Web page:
“I sent my family a group message every night to let them know what we had done during the day,” Ford said. “So I was able to still able to communicate with my family every day. I learned a lot and appreciated the opportunity that the people in my church gave me to go on this first mission trip.”

In turn, she advises anyone who receives a similar opportunity to pounce on it.

“Yes, the travel is long but it’s well worth it. And you get much more than you give,” she said.

Fellow FBC member Driesner enjoys trip as well

Linda Driesner has been a member at FBC since 1974, and she thoroughly enjoyed the visit to Hungary.

“I was impressed by the people; they were extraordinarily friendly, sweet and helpful,” she said. “We didn’t come across one negative, grouchy person. They were as nice and cooperative as they could possibly be ... people on the streets, in the restaurants. They went above and beyond being sweet and nice and welcoming to us.”

Ditto for the students Driesner and the others taught and the Hungarian teachers.

“The children were sweet and adorable,” she said. “They were open to everything we did and very cooperative. They enjoyed the games, activities and songs. That was just a wonderfully positive thing. There was a lot of creativity and love and talent and hard work that went into the activities that were being presented in those classes. I don’t think I have seen a teacher in our country any better than I saw there.”

Driesner, who taught German for 23 years between Carlyle and Belleville East high schools, also noted Hungary’s devotion to religion.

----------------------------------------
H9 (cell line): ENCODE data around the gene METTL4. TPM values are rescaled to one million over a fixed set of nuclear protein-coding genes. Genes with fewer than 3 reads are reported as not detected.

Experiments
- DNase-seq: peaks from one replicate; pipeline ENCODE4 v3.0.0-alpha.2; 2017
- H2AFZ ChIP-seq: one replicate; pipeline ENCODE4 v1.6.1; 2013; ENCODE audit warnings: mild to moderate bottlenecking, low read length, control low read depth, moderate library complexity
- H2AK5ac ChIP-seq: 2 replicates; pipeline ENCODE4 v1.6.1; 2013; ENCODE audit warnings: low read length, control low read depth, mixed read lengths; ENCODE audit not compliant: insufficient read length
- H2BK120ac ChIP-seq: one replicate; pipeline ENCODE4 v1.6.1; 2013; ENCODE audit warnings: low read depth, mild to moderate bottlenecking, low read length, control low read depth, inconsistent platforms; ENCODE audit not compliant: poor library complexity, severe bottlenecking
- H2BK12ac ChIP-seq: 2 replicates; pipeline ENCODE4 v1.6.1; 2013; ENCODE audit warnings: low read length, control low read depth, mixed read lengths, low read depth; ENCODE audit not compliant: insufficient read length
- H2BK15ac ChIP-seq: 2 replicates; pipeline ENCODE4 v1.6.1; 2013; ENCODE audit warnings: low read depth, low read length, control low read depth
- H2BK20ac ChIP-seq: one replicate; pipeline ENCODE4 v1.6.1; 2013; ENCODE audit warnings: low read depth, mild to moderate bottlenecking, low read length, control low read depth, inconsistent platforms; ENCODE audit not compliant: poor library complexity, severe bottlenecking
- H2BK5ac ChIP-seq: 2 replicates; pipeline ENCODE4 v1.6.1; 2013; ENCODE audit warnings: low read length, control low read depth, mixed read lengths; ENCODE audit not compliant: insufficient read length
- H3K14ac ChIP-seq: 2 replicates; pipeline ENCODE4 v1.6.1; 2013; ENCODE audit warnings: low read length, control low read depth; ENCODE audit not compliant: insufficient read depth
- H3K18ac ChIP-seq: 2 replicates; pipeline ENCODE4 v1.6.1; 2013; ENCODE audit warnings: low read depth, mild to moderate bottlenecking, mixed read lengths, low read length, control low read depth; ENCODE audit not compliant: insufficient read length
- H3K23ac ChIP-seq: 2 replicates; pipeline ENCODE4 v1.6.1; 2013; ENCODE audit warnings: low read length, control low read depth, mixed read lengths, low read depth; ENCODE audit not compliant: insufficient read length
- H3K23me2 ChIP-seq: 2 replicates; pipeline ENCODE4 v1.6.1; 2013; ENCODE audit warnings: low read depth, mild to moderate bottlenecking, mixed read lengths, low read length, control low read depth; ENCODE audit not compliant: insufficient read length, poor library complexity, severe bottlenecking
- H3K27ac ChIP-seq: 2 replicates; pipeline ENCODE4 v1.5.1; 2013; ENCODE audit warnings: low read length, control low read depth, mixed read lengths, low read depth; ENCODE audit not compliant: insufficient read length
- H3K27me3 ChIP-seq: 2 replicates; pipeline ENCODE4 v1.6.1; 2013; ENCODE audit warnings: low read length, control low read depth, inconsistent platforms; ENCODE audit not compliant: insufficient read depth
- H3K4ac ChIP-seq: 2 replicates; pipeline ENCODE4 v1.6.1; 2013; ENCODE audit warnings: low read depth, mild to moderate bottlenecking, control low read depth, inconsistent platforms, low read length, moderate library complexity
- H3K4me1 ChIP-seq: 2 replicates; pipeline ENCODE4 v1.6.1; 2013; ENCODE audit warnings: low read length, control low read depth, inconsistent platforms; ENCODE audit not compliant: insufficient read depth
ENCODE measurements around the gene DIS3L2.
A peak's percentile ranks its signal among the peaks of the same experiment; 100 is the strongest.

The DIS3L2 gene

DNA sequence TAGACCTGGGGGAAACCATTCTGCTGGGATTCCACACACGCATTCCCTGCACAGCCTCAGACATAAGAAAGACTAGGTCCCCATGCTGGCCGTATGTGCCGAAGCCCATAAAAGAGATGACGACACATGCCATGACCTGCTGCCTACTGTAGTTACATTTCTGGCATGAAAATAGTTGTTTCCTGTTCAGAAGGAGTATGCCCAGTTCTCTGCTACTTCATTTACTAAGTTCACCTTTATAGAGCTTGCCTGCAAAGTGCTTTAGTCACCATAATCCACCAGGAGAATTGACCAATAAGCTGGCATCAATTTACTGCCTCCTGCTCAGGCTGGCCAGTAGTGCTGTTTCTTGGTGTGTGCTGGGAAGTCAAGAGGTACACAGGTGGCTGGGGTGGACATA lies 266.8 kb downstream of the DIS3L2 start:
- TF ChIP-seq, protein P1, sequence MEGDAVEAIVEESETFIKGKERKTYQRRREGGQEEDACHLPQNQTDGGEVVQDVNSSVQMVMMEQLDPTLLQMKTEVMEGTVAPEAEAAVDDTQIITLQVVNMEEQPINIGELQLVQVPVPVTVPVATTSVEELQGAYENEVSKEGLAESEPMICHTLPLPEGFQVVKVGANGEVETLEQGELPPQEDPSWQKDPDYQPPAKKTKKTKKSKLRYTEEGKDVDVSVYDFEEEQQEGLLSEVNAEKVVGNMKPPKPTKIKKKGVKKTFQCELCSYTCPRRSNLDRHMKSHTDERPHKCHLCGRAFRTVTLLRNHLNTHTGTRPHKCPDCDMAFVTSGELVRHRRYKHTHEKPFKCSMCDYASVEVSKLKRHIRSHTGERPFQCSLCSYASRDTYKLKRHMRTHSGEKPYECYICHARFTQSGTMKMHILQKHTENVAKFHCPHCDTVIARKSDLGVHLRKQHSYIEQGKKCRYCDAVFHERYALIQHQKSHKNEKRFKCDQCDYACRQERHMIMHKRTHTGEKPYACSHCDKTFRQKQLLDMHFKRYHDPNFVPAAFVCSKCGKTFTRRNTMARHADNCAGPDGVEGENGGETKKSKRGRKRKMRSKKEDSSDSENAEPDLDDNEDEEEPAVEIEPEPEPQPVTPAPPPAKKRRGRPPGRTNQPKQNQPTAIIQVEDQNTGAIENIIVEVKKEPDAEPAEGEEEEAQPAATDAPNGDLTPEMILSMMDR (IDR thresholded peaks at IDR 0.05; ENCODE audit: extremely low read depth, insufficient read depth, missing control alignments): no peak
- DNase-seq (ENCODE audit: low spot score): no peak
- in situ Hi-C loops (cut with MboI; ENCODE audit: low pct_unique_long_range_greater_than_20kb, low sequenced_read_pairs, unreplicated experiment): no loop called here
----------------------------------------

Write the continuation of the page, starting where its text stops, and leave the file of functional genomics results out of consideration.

“When you get to these poorer countries — and Hungary is one of them — what impresses you is the churches are growing by leaps and bounds.” said Driesner, who herself has been to Germany numerous times. “They find friendship and companionship and support and love from the church. There’s an uplifting spirit there in the church they need. It’s just an inspiration to see.”

FBC appreciates community support, eyes next mission trip

Kirbach appreciated the outpouring of community support, as the the church did not have to put together any special fundraisers and funded the trip from people giving to the cause.

“The trip was fully funded in a matter of weeks,” Kirbach said. “I was astonished by that.”

Moving forward, Kirbach expects the church to take another mission trip, likely after 2020.

“I think the resounding feedback from those who went on the trip was ... not if we’ll do another trip, but when,” he said. “We had folks from the church who wanted to go on the Hungary trip but couldn’t for various reasons, so we may do another Hungary trip in the next couple years.”